The findings are available in the Dec. 17 issue of Science.
"DNA double strand breaks are regarded as one of the primary causes of cancer," says Kusch. "While there are natural mechanisms within an organism to detect and repair these breaks, factors involved in DNA damage repair must first bypass histones. Histones are proteins that condense DNA and protect it from mechanical and other stresses, but also make DNA rather inaccessible."
Multiprotein complexes are able to modify or mobilize histones to overcome the obstacle imposed by histones, and it has long been assumed that such complexes must act in concert with DNA repair enzymes at sites of DNA double-strand breaks. It was unclear, however, which types of histone-modifying complexes do this job, how they target sites of DNA double-strand breaks, or how they remodel histones to assist DNA repair.
The complex acting in this process turned out to be identical to an already identified human complex that contained a number of candidate tumor suppressors including a specialized histone variant called H2A.X/v. H2A.X/v itself becomes phosphorylated by a DNA damage- recognizing factor in the proximity of DNA double-strand breaks. This finding raised the possibility that the complex, which was called the dTip60 complex, might specifically be attracted by phospho-H2A.X/v, and thus targeted to sites of DNA damage.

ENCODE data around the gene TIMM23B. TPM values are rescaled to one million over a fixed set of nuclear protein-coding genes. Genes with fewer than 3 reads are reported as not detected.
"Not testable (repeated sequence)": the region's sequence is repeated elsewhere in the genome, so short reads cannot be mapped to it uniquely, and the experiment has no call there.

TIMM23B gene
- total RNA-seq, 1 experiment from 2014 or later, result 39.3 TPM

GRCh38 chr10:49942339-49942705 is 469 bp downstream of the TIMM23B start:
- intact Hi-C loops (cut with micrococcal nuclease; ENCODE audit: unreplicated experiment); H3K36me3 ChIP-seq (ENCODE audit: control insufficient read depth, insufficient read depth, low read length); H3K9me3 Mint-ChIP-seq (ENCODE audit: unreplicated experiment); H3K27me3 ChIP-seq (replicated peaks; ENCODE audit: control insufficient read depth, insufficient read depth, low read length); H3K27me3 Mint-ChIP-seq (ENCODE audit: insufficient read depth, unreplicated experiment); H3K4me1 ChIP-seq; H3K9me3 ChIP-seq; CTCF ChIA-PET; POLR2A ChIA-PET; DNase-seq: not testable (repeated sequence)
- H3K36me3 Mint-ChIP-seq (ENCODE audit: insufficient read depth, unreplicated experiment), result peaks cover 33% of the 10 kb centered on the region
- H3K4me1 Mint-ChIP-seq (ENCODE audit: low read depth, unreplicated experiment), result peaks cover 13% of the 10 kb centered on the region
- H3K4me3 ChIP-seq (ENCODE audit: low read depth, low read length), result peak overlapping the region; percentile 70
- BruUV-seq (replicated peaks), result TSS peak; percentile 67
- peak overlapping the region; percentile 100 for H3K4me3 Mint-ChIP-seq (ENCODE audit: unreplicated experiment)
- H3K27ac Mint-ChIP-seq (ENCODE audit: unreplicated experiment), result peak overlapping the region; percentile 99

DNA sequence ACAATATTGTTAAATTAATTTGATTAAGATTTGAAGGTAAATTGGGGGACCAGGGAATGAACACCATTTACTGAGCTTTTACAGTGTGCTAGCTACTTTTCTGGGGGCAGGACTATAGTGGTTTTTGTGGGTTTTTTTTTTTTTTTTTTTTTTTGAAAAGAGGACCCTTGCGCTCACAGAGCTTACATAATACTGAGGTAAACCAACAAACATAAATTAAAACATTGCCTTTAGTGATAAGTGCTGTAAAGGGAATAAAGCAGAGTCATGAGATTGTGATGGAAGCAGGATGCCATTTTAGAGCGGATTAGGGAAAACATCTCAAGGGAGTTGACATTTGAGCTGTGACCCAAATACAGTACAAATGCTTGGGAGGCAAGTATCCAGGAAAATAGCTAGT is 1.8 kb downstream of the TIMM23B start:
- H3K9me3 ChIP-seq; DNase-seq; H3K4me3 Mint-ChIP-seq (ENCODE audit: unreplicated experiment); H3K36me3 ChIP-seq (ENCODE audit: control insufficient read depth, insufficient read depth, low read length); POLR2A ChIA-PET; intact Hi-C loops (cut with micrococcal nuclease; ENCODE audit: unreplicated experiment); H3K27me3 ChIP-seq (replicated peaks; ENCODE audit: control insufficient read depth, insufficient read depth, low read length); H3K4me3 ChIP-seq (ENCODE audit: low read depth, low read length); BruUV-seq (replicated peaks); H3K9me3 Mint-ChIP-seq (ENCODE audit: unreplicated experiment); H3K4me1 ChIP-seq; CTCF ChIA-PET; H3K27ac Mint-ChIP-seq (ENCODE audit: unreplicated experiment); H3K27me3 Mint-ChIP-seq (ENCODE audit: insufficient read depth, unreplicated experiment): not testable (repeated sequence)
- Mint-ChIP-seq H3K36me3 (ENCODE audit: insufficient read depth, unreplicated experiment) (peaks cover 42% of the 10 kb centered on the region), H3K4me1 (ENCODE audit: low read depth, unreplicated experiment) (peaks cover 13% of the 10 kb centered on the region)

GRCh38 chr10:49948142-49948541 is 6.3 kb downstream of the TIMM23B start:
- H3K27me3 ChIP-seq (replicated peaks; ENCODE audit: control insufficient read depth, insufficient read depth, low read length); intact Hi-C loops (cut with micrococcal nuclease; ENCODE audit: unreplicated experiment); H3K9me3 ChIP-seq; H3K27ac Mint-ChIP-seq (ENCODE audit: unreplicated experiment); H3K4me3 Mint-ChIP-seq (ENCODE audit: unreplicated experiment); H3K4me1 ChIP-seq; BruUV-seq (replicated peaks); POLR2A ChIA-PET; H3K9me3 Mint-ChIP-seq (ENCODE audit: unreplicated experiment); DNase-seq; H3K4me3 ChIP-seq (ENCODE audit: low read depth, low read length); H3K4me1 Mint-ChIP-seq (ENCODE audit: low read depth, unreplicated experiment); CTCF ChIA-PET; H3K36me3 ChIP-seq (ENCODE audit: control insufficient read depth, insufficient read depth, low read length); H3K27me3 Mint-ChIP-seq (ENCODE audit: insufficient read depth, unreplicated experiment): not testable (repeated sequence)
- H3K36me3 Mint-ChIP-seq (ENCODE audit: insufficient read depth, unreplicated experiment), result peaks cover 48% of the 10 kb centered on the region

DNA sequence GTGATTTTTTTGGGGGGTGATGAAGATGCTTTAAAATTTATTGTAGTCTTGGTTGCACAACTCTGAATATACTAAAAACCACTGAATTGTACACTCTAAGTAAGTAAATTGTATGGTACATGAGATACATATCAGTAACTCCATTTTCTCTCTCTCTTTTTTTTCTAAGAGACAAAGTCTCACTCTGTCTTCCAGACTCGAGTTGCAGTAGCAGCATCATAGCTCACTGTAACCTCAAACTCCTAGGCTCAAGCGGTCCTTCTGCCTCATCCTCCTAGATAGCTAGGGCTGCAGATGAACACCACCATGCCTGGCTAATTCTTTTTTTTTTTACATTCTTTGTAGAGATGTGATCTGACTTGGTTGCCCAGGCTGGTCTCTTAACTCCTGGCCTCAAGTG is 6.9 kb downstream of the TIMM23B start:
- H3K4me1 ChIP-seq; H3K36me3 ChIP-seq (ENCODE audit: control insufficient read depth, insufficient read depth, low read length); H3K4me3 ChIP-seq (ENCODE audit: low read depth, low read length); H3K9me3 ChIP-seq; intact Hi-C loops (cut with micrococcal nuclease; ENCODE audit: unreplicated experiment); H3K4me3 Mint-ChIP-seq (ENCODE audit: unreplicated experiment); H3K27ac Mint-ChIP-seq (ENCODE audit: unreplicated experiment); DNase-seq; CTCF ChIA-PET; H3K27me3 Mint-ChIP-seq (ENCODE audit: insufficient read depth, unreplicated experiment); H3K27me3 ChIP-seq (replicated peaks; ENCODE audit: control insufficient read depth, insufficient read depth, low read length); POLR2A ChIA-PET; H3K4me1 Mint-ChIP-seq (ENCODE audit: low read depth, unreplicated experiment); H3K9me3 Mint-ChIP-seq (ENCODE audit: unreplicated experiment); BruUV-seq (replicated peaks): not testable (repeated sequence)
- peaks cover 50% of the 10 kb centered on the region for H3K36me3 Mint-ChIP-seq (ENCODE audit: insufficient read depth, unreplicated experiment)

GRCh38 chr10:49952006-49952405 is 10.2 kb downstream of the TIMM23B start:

Dr. Kusch was able to demonstrate that this complex recognizes phospho-H2A.X/v when present on DNA. It then modifies the phospho-histone by acetylating it, which facilitates its removal from DNA.
Contact: Marie Jennings
Stowers Institute for Medical Research